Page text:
Maryland Healthy Working Families Act: The DLLR Updates FAQs, Poster and Issues Model Policies

According to the Maryland Department of Labor, Licensing and Regulation’s (DLLR) website, the Office of Small Business Regulatory Assistance has received more than 2,000 emails from employers and employees with questions about complying with the Healthy Working Families Act (HWFA).

In light of all those questions, the DLLR has issued an updated poster for employers to use, and it has updated its FAQs. Notably, the FAQs clarify that the HWFA does not apply to employees covered by a collective bargaining agreement (CBA) that was entered into before June 1, 2017 for the duration of the contract term, excluding any extensions, options to extend, or renewals of the term of the original agreement. But, the HWFA covers employees under CBAs entered into on or after June 1, 2017, unless the CBA contains terms which clearly and expressly waive the requirements of the HWFA. (See FAQs 9 and 10). The DLLR also addresses questions regarding the interface of the HWFA and Maryland Prevailing Wage Projects. (See FAQs 15 and 16).

Although the FAQs do not specifically address the question of whether an employer may pay a 100 percent commission employee the prevailing minimum wage rate when they use sick and safe time, the answer is “no.” The HWFA provides that if an employee’s pay is not reduced for use of sick and safe time, then the employer would be in compliance, or an employer may impute an average hourly wage for an employee based on commissions earned for a fixed period and pay the employee at that rate for absences due to sick and safe leave. Thus, using the prevailing minimum wage would not be permissible.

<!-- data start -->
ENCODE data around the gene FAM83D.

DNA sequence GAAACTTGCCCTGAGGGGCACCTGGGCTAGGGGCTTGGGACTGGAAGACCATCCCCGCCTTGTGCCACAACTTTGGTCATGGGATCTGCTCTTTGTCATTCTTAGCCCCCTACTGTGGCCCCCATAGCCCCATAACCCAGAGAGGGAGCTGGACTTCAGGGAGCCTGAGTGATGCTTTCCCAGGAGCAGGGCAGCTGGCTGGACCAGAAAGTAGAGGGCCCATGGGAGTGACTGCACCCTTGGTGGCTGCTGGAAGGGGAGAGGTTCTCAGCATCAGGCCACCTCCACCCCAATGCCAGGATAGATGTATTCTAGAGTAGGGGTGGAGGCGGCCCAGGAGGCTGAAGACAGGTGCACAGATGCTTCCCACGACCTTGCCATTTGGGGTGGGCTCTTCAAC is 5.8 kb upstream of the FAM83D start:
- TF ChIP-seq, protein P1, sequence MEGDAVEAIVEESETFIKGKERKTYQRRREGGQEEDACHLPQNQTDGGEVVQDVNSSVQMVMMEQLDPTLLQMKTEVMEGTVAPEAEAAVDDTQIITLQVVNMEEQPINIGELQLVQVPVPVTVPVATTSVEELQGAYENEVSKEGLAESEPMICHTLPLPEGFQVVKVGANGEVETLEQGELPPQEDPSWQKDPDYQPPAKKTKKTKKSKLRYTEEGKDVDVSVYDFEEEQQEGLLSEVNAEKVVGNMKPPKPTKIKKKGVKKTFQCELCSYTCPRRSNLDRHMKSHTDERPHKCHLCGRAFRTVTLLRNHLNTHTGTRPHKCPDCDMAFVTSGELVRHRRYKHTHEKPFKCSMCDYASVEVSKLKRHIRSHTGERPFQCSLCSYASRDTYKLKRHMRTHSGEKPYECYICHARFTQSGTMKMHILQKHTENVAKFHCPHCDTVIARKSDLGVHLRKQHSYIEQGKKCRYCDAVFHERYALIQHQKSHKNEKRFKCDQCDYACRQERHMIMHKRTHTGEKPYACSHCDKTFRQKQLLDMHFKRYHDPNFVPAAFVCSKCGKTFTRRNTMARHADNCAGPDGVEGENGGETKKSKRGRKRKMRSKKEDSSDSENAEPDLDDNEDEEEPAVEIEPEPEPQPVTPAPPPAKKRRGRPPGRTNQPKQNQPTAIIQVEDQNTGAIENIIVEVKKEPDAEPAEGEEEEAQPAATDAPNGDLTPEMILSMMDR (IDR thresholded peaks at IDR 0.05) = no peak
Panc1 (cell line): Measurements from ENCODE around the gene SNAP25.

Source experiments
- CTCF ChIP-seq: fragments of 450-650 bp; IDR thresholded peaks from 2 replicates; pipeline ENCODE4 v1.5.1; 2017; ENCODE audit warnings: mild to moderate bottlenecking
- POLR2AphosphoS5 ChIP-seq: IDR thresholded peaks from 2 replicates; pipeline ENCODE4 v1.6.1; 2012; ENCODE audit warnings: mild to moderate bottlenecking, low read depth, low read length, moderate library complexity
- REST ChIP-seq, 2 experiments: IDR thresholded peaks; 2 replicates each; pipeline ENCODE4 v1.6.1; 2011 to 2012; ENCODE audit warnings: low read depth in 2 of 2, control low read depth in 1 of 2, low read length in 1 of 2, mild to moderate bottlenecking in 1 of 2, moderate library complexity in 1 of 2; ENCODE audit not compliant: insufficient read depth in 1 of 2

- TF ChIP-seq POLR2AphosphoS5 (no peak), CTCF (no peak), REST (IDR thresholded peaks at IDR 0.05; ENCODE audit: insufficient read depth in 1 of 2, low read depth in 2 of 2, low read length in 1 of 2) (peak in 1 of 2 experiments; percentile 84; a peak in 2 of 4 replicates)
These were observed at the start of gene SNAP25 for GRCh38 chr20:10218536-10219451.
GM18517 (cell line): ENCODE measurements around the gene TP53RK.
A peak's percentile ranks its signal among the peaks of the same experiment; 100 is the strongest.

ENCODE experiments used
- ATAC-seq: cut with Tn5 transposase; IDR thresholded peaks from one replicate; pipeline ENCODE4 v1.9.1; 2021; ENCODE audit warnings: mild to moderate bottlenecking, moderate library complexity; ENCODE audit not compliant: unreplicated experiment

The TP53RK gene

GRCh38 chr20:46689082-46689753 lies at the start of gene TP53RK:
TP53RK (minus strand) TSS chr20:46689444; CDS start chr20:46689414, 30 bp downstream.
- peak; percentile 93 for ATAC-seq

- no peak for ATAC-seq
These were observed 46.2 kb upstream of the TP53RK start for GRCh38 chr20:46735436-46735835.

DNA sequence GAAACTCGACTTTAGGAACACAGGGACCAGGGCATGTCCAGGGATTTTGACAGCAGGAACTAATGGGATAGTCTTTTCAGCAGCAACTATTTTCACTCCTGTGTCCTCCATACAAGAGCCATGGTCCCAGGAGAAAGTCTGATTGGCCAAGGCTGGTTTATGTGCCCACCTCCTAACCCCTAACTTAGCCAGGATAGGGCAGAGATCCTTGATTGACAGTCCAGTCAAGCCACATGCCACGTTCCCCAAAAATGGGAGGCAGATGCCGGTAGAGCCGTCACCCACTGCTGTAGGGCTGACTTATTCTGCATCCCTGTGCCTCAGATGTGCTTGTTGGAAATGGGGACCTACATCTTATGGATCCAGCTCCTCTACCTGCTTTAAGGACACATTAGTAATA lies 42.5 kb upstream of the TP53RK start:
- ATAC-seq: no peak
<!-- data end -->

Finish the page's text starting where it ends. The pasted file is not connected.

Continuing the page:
Finally, the DLLR has issued three model policies for employers’ use – one for employers that choose to front load sick and safe time; one for employers using the accrual method, and one restaurant employers, which covers the special HWFA provisions governing tipped workers. Those model policies to do not address considerations such as interface with the Family and Medical Leave Act or with the Maryland Parental Leave Act, or with an employer’s own leave policies, including an existing PTO, vacation or sick time policies. Employers should take a close look at all leave policies to ensure that their leave programs work together seamlessly and are in compliance with the HWFA.

It to view our recent Coffee Chat on the HWFA, click here.